“Truth starts to win through eventually. People who interact with the other races start to protest the untruths and generalisations. I assume that was another thing the nobles of Evermor were afraid of twenty years ago. If they let people live in peace with the Witchmen, they lose one of their scapegoats.”
“You have a good political mind, Wulf. So, who do you think the nobles of Evermor blamed for the massacre?”
“They would have made up stories about Witchmen depravities. The poor unfortunate citizens they tried to rescue were victims of dark, unspeakable magics and were miserable. Instead of losing one of their scapegoats, the nobles increased the public dislike for Witchmen.”
“Yes, and we watched this and did nothing. Now we may be forced to interfere as the hatreds and tensions are being manipulated. Talos told me this, and when he explained the methods used, it all made perfect sense.”
“The Divines suspect one or more Dark Lords are involved. But they can’t place spies in the realms of the Daedric Princes, so they do not know their plans. They have to react quickly with limited information and rely on mortal agents such as myself. The Forgotten Hero who took your place in the Battle of the Red Ring was needed to stop Boethia’s plans. Martin Septim and The Hero of Kvatch were needed to stop Mehrunes Dagon. The list is endless, but they all have one thing in common. Mortal agents need to do the groundwork and find out what is happening and then stop it. In military terms, The Divines can only provide limited intelligence about the enemy and their plans. The mortal agents have to fill in the missing pieces and act accordingly.”
“Talos said that is what you have to do in Evermor. The Divines know Dark Lords are helping certain factions but not the details of how and why. Talos said The Divines fear another attempt at a Daedric invasion. Like The Culling that the Forgotten Hero prevented in The Imperial City. Like you recently prevented with The New Order and Malacath.”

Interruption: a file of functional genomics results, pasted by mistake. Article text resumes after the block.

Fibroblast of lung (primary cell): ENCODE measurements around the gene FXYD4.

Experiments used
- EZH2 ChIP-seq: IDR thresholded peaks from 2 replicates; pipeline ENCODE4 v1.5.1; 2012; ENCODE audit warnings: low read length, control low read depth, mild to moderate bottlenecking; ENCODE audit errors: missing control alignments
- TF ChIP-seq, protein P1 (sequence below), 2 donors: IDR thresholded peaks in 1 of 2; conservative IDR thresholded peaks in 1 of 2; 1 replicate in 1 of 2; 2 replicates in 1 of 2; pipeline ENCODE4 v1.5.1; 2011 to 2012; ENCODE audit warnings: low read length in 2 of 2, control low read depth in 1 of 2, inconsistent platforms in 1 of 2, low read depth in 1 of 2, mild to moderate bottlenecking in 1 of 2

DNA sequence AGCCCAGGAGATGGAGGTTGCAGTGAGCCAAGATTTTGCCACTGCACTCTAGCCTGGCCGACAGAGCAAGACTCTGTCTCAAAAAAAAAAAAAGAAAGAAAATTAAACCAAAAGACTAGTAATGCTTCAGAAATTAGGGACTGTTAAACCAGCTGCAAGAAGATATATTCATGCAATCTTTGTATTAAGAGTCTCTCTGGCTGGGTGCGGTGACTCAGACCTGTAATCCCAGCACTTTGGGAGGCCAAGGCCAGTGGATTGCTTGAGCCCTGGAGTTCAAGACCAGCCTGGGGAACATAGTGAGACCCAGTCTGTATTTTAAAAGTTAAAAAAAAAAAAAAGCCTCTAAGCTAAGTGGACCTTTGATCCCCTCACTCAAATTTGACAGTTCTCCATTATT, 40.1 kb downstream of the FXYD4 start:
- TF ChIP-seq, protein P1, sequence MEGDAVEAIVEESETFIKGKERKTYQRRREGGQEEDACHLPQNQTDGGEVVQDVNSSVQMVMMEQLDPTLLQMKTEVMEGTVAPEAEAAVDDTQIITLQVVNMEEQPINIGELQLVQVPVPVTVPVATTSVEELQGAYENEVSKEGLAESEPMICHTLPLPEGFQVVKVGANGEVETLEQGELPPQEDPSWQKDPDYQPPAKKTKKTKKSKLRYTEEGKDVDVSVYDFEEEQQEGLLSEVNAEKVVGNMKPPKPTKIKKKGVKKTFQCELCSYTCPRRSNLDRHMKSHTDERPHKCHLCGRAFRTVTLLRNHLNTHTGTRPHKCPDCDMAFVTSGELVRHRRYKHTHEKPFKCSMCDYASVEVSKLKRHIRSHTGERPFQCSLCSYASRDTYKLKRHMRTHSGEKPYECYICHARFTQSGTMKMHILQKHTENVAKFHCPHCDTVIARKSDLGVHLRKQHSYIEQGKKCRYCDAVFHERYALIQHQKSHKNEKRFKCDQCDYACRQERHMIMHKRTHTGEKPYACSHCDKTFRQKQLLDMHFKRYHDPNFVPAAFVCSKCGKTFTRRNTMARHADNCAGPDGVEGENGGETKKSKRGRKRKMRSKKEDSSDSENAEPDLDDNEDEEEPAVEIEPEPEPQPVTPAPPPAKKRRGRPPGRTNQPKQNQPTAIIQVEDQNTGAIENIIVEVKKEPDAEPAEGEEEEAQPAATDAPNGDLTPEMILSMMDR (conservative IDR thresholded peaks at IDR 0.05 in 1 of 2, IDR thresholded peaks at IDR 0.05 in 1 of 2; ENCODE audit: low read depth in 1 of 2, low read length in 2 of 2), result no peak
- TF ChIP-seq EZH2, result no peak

“Talos did not mention what Dark Lords are involved, did he?”
“No, he did not. I asked, and Talos said it is better that you discover the truth without preconceptions.”
“The Divines will provide information when they deem it is necessary. No matter how much I plead, they will not divulge other information I think is vital. I have accepted this as necessary, but it doesn’t stop me from asking questions that I know they won’t answer.”
“Talos visited and told me all this because he believes you need to have my name behind your efforts. Even as Commander Valdr of the Penitus Oculatus, you would find the nobles of Evermor reluctant to cooperate and, in some cases, deliberately obstructive. As Penitus Oculatus, you are authorised to say things like, ‘In the name of the Emperor…’ as you are my representative concerning Imperial Law matters. But it would be best if you had more authority than that while dealing with the problems of Evermor. Therefore, I am putting you in charge of all Imperial forces within that country. I am providing you with paperwork enforcing that you are acting on my behalf in all matters, both military and civil. You are Envoy Valdr, so when a noble of Evermor speaks to you, they are speaking to me. When you tell somebody to do something, it is me they obey or disobey. Knowing that I am behind your presence will greatly hinder or help, depending on the individuals you are dealing with.”
“As you can see, I am not in uniform. I still think I should travel to Evermor without people knowing it is me. I was planning to spend some time posing as a merchant with bodyguards. But if I have such authority represented by my uniform, I will wear it after I enter Evermor.”
“Yes, the different factions will have people keeping a lookout at all the known border crossings. It may take two or three days to cross the mountains, and messages sent by pigeons or other means might give people of interest time to plan and cover their tracks. You just appearing on their doorstep will give you a distinct advantage.”
“It would also be advantageous if I could have your advice on certain matters.”
“That will not happen. You must deal with this yourself. We have trusted your instincts many times before and will do so again. Talos emphasised that you must be free to make these decisions.”
“Is there anything else, Your Imperial Majesty?”
“Talos warned me how dangerous this task may prove to be. Don’t get yourself killed, Envoy Valdr.”